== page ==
Review: "Voyage of the Dawn Treader" (The Chronicles of Narnia)
The non-spoiler review
My favorite human character was Eustace Scrubb. Will Poulter portrayed the character so well that it made me want to scream like a girl - that is, until he did so himself to better standards than anyone could have asked. He was the brat the audience loved to hate, opening the door to all that was due him. His character added the dimension promised by the glasses.
Of course, as far as non-humans go, Reepicheep deserves an honorable mention. Having to overcome being a computer-generated mouse who lost his previous voice to Simon Pegg, the furry swashbuckler not only leads in dialog, but he also demonstrates the height of today's technology. Like the rest of the special effects, these CGI characters were a seamless part of the film.
Yet, there was no magic captured by the Poindexers adorning our faces. While the cinematography was something to be commended, the 3-D "didn't really add anything," in the unsolicited words of my nine-year-old. (Shh! Don't be rude, honey.) I plan on having an example of two-dimensional film-making excellence on DVD in a few months, if it is released as such, but the 3-D seems like an unnecessary marketing gimmick.
The remarkable sound and color complemented one key ingredient in "Dawn Treader:" its accuracy to Lewis' book. While it would be impossible to have a perfect translation of the book to the screen, the deviations are, in many cases, improvements. While not everything that made Narmia special to Christians appears in the film, the vital components of the book turn the projector's wheels.
I give the film 4.5 out of 5 stars and recommend it to anyone school-aged and up.
SPOILERS after the jump:
More on the spoiler end-of-things.
YOU HAVE BEEN WARNED!
After "Prince Caspian," we doubted if we would see another Narnian film on the par with "The Lion, the Witch, and the Wardrobe." There were two key points of the film that, if not there, would have made the this movie a waste in three dimensions (four, if you include time). The de-transformation of the dragon and the glimpse at Aslan's country (and the Lion) were the identifying forces of Lewis' work: the Voyage of the Dawn Treader, as echoed in the movie, is a metaphor of the Christian life. While some other minor details could have made a more convincing case for the film, the imagery there is too powerful not to spark later conversation and contemplation.
Readers of the series will not be disappointed to see Lucy (Georgie Henley) have her coming of age moments. She struggles while transitioning from her sister's shadow. With each of the previous films holding true to Susan's beauty, Lucy believes hers is somehow lacking. While Lucy's journey toward accepting herself takes slight detours in the film (a new character is introduced almost for this purpose alone), the result is the same. The moral lesson is excellent for any girl in the audience, and it allowed the young actress a chance to explore the darker side of who seemed to be the most pure of the children.
Skandar Keynes as Edmund likewise had a difficult role. Similar to the previous film, the movie opens with Edmund struggling with the appearances of normal life. He, having already lived to adulthood in Narnia must once again inhabit his younger, less noble form. When he is washed into Narnian tides, he emerges as the seeming youth who must again face adult foes and obstacles. Thus, Keynes had to portray a teenager who needed not to prove himself to be a man, but a youth with an aged mind who asks the respect of others. While that scenario alone creates a fine line for the actor to walk, the task grows more difficult when Edmund betrays the uncertainty common to even adults. Keynes pulls off a marvelous balancing act, with its highlights being in Edumund's temptation at Deathwater Island and in the offer of the "White Witch" at the movie's climax.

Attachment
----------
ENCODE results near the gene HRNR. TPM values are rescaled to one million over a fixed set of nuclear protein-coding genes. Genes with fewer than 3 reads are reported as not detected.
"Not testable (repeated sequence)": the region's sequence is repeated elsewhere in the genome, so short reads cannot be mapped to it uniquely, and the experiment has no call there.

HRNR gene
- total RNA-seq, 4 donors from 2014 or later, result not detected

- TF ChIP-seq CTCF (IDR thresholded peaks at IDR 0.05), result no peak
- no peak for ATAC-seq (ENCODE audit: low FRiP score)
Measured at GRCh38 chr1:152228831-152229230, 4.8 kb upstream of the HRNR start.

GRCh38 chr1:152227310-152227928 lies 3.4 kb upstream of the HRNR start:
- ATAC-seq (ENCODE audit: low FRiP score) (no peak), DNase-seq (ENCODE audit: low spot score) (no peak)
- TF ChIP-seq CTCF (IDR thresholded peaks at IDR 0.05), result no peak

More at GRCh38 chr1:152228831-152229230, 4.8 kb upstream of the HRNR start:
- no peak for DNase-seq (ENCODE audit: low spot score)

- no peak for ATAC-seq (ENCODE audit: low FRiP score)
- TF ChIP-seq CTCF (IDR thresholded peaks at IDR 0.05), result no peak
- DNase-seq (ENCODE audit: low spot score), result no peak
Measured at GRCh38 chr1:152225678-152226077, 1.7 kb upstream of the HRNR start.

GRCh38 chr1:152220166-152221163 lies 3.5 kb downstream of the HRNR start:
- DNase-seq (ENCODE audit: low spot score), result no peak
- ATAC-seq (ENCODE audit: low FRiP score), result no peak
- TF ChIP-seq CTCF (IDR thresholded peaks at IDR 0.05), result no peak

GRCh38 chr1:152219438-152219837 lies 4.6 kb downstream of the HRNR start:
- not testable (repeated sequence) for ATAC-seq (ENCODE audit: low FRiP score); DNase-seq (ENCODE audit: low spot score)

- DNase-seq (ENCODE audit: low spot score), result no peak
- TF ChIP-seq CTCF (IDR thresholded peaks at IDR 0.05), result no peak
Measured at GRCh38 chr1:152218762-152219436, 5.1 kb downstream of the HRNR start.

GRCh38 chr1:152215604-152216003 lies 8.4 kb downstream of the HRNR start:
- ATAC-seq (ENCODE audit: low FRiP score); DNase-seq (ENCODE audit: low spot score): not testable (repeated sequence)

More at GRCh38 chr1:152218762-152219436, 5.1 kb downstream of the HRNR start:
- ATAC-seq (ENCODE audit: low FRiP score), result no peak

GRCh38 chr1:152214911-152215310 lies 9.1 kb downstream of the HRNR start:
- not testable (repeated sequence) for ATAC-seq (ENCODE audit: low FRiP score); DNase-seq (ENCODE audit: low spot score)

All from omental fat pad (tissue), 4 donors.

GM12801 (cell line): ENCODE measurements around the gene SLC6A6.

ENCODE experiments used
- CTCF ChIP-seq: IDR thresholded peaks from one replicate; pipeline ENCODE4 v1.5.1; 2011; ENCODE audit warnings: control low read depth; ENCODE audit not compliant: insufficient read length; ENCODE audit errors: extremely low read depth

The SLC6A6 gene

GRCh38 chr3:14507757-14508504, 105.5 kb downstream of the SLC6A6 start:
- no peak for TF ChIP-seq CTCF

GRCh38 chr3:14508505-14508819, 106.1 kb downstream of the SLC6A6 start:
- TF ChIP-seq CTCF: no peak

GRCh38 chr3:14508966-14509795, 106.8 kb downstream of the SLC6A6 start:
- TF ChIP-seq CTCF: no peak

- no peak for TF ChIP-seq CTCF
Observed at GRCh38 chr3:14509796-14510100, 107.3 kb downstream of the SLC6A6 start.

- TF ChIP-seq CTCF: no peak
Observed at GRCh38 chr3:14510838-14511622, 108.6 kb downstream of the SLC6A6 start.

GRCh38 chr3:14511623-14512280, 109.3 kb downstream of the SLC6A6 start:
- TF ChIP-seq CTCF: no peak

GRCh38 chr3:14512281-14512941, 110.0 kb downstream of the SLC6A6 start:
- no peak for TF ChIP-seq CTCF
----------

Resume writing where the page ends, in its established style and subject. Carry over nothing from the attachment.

Contrast Will Poulter's Eustace to that of the other children: a lad acting as though he were older and more intelligent than his cousins as set against their maturity and ability. Unlike Edmund, Eustace was a teen who needed to prove himself, going about it in the worst of ways. His bothersome personality and ever increasing self-absorption implode to create the firestorm of the dragon, emblazoning a moral lesson on what it is to act as a human being.
That brings us to a true highlight in the tale - his inability to change his true nature without Aslan. So important is this point in Lewis' book that I felt the film spent too little time on it, but it was there with full commentary. Eustace recounts that his efforts proved ineffective in contrast to what the Lion had done for him. He who learned what it was to be a boy only after being trapped in the form of a dragon could learn to cope and become a good serpent; however, he would never become whole again without the magic of the divine. Indeed, we can venture to say that Aslan called Eustace into Narnia for this reason above all others.
Speaking of "Him," I was pleased beyond measure that the filmmakers remained true to the conversation at the edge of Aslan's country. While Eustace still had much to learn of the Lion, Lucy and Edmund now need to learn of Him in our world; only, Aslan is known by a different Name here.
One final point to close: what is the fascination these movies have with the White Witch? The more I thought about it, the more I am convinced that her portrayal in the green midst is a foreshadowing for a future role in The Silver Chair. Consider this: at the end of the movie, Eustace's mother calls up to announce the arrival of Jill Pole. "Dawn Treader" may not be the final film to grace the theater.